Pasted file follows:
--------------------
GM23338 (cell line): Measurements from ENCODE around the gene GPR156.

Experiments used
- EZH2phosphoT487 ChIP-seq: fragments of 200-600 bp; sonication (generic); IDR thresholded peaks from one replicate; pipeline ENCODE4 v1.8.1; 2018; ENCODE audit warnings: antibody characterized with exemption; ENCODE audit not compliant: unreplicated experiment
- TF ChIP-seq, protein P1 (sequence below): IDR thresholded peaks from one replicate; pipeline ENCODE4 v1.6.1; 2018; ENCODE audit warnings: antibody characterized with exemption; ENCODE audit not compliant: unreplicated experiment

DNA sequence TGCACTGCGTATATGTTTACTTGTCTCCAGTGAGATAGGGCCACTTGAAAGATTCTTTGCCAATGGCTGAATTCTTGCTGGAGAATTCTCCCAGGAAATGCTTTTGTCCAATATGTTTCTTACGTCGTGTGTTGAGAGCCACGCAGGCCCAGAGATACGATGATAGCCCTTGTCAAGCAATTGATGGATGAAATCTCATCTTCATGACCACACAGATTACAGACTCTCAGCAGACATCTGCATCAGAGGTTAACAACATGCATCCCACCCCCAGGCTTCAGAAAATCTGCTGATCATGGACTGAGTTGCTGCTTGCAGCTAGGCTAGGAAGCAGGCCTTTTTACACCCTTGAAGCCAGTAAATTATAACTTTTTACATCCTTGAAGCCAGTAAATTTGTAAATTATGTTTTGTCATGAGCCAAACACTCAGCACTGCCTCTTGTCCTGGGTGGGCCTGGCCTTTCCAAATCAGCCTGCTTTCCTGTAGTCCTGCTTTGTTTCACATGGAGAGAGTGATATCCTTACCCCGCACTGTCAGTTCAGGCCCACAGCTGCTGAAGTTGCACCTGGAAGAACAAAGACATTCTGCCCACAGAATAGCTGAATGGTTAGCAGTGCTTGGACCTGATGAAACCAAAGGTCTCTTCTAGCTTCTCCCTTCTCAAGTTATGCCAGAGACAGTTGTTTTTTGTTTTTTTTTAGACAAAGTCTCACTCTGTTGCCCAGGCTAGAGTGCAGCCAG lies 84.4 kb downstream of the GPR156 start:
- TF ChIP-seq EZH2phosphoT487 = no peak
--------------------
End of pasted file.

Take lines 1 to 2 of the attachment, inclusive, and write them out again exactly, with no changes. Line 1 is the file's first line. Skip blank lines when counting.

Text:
GM23338 (cell line): Measurements from ENCODE around the gene GPR156.

Experiments used